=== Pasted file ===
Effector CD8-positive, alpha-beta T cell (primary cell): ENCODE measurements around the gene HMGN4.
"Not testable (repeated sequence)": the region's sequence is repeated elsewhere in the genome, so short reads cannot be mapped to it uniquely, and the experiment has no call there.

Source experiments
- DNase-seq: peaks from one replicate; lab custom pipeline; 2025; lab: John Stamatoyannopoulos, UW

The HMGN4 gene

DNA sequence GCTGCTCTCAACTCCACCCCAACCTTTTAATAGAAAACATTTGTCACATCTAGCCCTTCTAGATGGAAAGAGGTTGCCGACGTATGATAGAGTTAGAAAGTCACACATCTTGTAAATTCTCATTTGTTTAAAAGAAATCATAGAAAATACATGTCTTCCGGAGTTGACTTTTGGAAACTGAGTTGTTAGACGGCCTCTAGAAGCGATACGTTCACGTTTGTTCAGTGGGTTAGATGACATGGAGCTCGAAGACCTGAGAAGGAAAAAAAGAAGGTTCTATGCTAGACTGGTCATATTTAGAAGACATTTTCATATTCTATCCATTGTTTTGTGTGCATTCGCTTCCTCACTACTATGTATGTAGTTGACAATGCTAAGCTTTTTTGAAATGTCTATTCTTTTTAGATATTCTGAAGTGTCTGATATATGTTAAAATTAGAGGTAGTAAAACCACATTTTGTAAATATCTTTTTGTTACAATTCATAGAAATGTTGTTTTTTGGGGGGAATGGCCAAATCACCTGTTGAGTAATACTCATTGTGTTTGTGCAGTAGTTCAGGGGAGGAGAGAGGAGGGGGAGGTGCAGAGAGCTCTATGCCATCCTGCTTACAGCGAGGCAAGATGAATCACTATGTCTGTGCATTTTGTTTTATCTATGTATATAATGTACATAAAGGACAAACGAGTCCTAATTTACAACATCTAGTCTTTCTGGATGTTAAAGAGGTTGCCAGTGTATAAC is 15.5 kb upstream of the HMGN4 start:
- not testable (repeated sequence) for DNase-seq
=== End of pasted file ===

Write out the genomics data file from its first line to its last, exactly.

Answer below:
Effector CD8-positive, alpha-beta T cell (primary cell): ENCODE measurements around the gene HMGN4.
"Not testable (repeated sequence)": the region's sequence is repeated elsewhere in the genome, so short reads cannot be mapped to it uniquely, and the experiment has no call there.

Source experiments
- DNase-seq: peaks from one replicate; lab custom pipeline; 2025; lab: John Stamatoyannopoulos, UW

The HMGN4 gene

DNA sequence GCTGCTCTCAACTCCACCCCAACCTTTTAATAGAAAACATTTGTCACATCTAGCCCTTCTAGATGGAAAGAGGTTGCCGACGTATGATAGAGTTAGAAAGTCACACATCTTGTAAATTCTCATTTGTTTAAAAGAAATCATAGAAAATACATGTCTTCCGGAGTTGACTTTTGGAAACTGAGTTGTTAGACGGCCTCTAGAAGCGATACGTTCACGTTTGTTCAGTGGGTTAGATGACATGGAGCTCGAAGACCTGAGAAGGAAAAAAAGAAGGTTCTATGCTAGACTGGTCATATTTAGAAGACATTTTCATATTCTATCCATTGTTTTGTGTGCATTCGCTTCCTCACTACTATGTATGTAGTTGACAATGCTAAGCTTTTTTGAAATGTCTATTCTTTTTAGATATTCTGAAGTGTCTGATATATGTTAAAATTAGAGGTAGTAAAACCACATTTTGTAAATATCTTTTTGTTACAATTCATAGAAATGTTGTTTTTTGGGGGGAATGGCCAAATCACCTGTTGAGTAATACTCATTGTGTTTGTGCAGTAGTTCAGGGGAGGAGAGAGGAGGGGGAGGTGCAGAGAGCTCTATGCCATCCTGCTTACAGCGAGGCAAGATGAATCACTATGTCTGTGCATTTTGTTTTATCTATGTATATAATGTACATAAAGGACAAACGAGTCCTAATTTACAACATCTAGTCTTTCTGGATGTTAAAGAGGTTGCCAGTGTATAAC is 15.5 kb upstream of the HMGN4 start:
- not testable (repeated sequence) for DNase-seq